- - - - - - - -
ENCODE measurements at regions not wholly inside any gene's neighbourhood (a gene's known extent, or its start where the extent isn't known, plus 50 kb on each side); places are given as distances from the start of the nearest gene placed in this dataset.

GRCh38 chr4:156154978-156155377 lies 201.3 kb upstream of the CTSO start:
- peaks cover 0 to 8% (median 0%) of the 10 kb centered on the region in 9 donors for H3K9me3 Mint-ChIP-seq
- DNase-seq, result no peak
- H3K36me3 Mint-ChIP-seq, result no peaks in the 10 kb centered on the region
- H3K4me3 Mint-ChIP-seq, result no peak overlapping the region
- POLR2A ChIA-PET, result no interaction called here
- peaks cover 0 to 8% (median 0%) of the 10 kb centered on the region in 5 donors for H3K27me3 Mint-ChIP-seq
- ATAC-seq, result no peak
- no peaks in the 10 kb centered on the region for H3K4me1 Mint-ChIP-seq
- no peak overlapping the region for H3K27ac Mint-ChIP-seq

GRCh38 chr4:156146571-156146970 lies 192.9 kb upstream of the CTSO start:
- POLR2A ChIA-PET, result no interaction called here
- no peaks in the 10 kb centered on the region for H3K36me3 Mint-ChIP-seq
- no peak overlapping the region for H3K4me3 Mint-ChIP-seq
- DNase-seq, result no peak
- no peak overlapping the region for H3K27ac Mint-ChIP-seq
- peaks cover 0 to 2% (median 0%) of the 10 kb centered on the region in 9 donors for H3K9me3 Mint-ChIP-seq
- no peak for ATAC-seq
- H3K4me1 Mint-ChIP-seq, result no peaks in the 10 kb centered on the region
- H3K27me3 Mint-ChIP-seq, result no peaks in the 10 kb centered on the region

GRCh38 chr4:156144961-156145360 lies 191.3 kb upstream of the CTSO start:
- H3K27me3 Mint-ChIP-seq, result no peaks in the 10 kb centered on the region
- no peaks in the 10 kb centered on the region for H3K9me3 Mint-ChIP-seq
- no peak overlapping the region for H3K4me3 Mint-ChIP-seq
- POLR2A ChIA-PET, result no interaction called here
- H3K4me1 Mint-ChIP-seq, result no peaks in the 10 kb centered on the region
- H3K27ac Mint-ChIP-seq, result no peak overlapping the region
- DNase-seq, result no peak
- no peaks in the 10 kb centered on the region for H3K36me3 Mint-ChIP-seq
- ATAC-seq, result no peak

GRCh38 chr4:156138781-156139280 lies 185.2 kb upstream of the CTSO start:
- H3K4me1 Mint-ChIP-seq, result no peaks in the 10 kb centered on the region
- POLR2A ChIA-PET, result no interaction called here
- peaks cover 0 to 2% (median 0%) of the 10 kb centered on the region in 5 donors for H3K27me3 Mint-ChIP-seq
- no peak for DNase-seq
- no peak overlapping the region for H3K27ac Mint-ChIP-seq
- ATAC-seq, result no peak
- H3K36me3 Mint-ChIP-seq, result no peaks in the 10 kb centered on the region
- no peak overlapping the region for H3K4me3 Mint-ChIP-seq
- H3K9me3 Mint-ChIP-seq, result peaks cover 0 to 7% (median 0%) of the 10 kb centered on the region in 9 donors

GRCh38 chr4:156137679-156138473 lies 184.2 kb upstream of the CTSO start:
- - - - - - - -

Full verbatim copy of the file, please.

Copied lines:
ENCODE measurements at regions not wholly inside any gene's neighbourhood (a gene's known extent, or its start where the extent isn't known, plus 50 kb on each side); places are given as distances from the start of the nearest gene placed in this dataset.

GRCh38 chr4:156154978-156155377 lies 201.3 kb upstream of the CTSO start:
- peaks cover 0 to 8% (median 0%) of the 10 kb centered on the region in 9 donors for H3K9me3 Mint-ChIP-seq
- DNase-seq, result no peak
- H3K36me3 Mint-ChIP-seq, result no peaks in the 10 kb centered on the region
- H3K4me3 Mint-ChIP-seq, result no peak overlapping the region
- POLR2A ChIA-PET, result no interaction called here
- peaks cover 0 to 8% (median 0%) of the 10 kb centered on the region in 5 donors for H3K27me3 Mint-ChIP-seq
- ATAC-seq, result no peak
- no peaks in the 10 kb centered on the region for H3K4me1 Mint-ChIP-seq
- no peak overlapping the region for H3K27ac Mint-ChIP-seq

GRCh38 chr4:156146571-156146970 lies 192.9 kb upstream of the CTSO start:
- POLR2A ChIA-PET, result no interaction called here
- no peaks in the 10 kb centered on the region for H3K36me3 Mint-ChIP-seq
- no peak overlapping the region for H3K4me3 Mint-ChIP-seq
- DNase-seq, result no peak
- no peak overlapping the region for H3K27ac Mint-ChIP-seq
- peaks cover 0 to 2% (median 0%) of the 10 kb centered on the region in 9 donors for H3K9me3 Mint-ChIP-seq
- no peak for ATAC-seq
- H3K4me1 Mint-ChIP-seq, result no peaks in the 10 kb centered on the region
- H3K27me3 Mint-ChIP-seq, result no peaks in the 10 kb centered on the region

GRCh38 chr4:156144961-156145360 lies 191.3 kb upstream of the CTSO start:
- H3K27me3 Mint-ChIP-seq, result no peaks in the 10 kb centered on the region
- no peaks in the 10 kb centered on the region for H3K9me3 Mint-ChIP-seq
- no peak overlapping the region for H3K4me3 Mint-ChIP-seq
- POLR2A ChIA-PET, result no interaction called here
- H3K4me1 Mint-ChIP-seq, result no peaks in the 10 kb centered on the region
- H3K27ac Mint-ChIP-seq, result no peak overlapping the region
- DNase-seq, result no peak
- no peaks in the 10 kb centered on the region for H3K36me3 Mint-ChIP-seq
- ATAC-seq, result no peak

GRCh38 chr4:156138781-156139280 lies 185.2 kb upstream of the CTSO start:
- H3K4me1 Mint-ChIP-seq, result no peaks in the 10 kb centered on the region
- POLR2A ChIA-PET, result no interaction called here
- peaks cover 0 to 2% (median 0%) of the 10 kb centered on the region in 5 donors for H3K27me3 Mint-ChIP-seq
- no peak for DNase-seq
- no peak overlapping the region for H3K27ac Mint-ChIP-seq
- ATAC-seq, result no peak
- H3K36me3 Mint-ChIP-seq, result no peaks in the 10 kb centered on the region
- no peak overlapping the region for H3K4me3 Mint-ChIP-seq
- H3K9me3 Mint-ChIP-seq, result peaks cover 0 to 7% (median 0%) of the 10 kb centered on the region in 9 donors

GRCh38 chr4:156137679-156138473 lies 184.2 kb upstream of the CTSO start: